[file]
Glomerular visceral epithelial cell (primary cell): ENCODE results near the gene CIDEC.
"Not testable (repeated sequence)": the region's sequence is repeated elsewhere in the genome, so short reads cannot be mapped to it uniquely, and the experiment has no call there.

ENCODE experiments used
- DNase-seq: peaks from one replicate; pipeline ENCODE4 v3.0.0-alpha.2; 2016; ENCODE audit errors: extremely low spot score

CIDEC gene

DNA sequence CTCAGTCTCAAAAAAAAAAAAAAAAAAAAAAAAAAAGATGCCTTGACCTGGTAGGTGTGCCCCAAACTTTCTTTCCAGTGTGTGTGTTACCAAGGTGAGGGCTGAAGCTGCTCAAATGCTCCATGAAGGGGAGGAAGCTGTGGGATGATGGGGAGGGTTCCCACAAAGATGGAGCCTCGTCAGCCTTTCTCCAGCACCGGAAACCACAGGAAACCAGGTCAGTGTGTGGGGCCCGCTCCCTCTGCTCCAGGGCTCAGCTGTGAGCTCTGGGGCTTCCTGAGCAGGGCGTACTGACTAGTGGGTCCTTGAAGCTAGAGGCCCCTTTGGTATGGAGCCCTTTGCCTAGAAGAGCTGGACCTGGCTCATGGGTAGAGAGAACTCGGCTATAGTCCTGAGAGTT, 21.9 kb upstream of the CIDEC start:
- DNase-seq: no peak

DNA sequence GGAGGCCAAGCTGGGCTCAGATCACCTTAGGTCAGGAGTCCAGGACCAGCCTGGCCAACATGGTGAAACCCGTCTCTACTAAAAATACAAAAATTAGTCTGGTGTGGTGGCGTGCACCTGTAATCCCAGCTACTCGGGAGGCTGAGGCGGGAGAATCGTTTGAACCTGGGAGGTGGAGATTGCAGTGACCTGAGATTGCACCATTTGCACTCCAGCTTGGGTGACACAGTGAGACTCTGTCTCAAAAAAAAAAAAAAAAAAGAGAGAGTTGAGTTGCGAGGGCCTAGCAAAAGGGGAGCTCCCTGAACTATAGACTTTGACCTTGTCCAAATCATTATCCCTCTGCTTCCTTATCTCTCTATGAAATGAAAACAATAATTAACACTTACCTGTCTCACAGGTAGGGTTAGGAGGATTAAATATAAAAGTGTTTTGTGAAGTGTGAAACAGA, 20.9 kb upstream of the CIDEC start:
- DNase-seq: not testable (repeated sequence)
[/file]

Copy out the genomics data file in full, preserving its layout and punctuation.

Glomerular visceral epithelial cell (primary cell): ENCODE results near the gene CIDEC.
"Not testable (repeated sequence)": the region's sequence is repeated elsewhere in the genome, so short reads cannot be mapped to it uniquely, and the experiment has no call there.

ENCODE experiments used
- DNase-seq: peaks from one replicate; pipeline ENCODE4 v3.0.0-alpha.2; 2016; ENCODE audit errors: extremely low spot score

CIDEC gene

DNA sequence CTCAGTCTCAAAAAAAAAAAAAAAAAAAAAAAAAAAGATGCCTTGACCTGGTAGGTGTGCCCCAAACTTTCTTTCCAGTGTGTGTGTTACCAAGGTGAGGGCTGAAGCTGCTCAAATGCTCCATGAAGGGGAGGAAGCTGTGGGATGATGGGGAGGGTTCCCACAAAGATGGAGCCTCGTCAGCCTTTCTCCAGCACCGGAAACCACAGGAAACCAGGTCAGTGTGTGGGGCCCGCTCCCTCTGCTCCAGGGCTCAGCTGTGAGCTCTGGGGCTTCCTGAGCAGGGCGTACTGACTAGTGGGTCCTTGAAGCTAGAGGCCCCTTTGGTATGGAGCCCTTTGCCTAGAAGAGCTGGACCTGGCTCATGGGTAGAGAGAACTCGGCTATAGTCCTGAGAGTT, 21.9 kb upstream of the CIDEC start:
- DNase-seq: no peak

DNA sequence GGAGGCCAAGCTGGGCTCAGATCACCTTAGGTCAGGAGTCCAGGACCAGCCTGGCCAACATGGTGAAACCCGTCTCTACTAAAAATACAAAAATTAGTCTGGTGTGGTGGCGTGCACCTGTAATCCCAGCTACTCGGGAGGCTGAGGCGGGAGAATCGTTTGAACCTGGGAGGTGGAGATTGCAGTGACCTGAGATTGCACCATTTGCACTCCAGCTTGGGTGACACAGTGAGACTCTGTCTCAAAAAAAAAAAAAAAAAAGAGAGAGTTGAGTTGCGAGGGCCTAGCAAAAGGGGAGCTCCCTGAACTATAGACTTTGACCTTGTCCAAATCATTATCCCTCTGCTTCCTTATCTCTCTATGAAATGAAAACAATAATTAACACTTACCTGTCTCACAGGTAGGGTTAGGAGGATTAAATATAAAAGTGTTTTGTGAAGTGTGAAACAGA, 20.9 kb upstream of the CIDEC start:
- DNase-seq: not testable (repeated sequence)